Because in some ways, at some times, that beast isn’t that different from us.
Now, imagine being an animal who loves to read books about animals.
What if they never get to see themselves in the pictures in those books – any of those books?
What if they never find a story about their kind? Or maybe just one or two in a whole vast library full of books about other animals?
What if they go through their entire childhoods and lives without ever seeing or reading such a book?
How would they feel?
How would they learn?
Now, imagine that you’re an animal that makes up most of the world’s animal population. There are many, many more like you around the planet than any other species.
And you still don’t get to see yourself in any books about animals!
Let’s get closer to reality now.
Imagine being a kid.
A kid who, like most of the kids in the world today – and most of the kids being born even in the western hemisphere at this point in time – never gets to see themself in any books about kids.
You’re just erased from existence.
You’re even less important than the dinosaurs, who died out tens and hundreds of millions of years ago (depending on the species) and still get to live on in a thousand times a thousand stories, pictures, books.
Why are you less important than dinosaurs?
Or foxes, squirrels, bears, llamas, beavers, elephants, and all the rest of the animal world?
How would you feel?
How does that child feel?
Every day. Every single day.
Over thousands of days of childhood.
Over a lifetime as an adult with children of your own.
Now, multiply that a few billion times.
Think about it awhile.
Aren’t you alive? Don’t you matter? Don’t you contribute to human society – in fact, aren’t you really the main reason why society goes on functioning the way it does? Because, after all, the majority of the world’s population is not just a single skin color, or race, or religion, or culture, or nationality, right?
Then, why don’t you exist in children’s books? In picture books? Chapter books? Middle grade books? Young adult books?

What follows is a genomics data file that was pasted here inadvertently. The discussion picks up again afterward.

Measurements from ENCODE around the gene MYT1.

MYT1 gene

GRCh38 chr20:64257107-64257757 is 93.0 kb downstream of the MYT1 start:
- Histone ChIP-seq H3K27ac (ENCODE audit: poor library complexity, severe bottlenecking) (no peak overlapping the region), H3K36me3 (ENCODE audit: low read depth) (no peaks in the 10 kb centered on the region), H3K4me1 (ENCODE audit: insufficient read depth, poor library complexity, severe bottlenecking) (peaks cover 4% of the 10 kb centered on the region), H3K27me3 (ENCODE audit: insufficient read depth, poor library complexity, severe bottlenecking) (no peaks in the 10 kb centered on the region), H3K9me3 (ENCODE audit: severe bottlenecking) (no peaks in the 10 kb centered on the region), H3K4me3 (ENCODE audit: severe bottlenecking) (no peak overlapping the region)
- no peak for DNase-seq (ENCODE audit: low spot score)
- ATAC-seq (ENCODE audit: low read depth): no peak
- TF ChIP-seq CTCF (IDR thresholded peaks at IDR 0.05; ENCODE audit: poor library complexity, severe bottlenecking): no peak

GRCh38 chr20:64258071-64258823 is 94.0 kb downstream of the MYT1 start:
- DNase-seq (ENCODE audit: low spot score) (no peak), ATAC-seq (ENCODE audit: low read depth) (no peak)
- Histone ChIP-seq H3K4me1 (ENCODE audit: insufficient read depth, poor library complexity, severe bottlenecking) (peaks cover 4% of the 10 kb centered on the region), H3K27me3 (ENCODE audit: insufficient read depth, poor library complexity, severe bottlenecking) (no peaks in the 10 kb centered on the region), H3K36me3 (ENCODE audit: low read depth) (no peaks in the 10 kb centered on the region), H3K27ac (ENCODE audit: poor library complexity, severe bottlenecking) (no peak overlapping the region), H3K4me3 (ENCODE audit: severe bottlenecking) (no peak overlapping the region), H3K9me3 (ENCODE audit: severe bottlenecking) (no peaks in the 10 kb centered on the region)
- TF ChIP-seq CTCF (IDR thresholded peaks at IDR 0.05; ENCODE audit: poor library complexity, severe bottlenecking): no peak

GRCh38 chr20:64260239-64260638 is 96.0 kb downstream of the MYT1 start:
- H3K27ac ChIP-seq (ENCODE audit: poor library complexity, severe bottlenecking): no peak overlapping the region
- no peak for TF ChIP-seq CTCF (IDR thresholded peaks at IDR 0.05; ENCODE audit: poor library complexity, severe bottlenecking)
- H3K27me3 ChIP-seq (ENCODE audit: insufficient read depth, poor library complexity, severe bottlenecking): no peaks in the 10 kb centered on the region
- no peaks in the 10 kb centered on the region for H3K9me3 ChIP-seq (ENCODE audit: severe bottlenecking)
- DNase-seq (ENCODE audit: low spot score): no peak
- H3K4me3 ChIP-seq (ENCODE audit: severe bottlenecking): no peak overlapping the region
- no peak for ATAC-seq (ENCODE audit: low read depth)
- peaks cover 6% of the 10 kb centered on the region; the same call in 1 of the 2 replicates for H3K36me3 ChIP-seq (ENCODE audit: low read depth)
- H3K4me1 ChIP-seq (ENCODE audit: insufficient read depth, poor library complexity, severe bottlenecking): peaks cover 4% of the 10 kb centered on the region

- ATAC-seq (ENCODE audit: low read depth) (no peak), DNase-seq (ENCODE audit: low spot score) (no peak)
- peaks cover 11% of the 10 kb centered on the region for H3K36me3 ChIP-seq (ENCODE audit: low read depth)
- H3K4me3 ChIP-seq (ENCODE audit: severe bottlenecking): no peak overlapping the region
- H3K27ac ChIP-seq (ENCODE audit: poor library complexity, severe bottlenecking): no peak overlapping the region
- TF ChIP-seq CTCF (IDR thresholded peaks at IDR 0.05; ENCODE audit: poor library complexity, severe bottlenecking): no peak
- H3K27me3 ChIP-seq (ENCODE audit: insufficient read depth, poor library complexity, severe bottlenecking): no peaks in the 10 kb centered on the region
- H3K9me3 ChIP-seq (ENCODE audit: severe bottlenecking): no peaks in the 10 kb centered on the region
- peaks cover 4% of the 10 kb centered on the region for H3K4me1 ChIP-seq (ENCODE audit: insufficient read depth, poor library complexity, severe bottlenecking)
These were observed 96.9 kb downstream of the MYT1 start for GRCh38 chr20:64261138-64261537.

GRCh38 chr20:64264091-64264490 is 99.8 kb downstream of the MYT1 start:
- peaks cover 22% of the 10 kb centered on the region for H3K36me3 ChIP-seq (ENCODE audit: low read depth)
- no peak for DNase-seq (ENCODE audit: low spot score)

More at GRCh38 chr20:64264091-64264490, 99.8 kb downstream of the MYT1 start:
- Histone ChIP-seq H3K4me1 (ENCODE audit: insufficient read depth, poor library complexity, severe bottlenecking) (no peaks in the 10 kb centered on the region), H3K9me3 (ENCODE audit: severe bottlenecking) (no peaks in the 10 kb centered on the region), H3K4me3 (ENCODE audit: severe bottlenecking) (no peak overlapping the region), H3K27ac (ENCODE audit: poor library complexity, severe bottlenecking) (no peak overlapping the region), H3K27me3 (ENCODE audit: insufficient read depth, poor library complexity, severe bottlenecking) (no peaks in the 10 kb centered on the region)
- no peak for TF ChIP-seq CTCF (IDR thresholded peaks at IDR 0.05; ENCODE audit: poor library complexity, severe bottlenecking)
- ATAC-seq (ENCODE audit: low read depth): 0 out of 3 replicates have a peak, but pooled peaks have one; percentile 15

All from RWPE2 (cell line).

Are you a less important animal than all the others?
Are you a less important child than all the other children?
Then, maybe it’s time you were represented.
And while we’re about it, let’s see you having adventures, magical quests, fart-filled fun, solving mysteries, detecting and solving, fixing and inventing, puzzling and quizzing, doing everything possible and maybe even things that we’ve never seen before in these books.
Let’s see you.
Let’s be you.
You are seen.
You are loved.
You are me.
And I am you.
Thank you for reading!
An uplifting, spirit-restoring title which belongs in every classroom and on every bookcase.
What a wonderful note to end on!
The book will be in bookshops in the UK on 5th March and in the US & CAN on 3rd March.
OR buy your copy from Lantana’s online shop and donate a book to a child in need via the UK charity Read for Good.
*Many thanks to Lantana Publishing for inviting me to be part of this blog tour. Make sure you visit the other stops too*
One thought on “Blog tour: ‘I Am Brown,’ by Ashok Banker, illustrated by Sandhya Prabhat.”
Can not commend this attitude enough. Hopefully there will some day be no need to consider colour race or language in childrens (and adults) books, and just let the stories speak and show for themselves. Till then lets have more.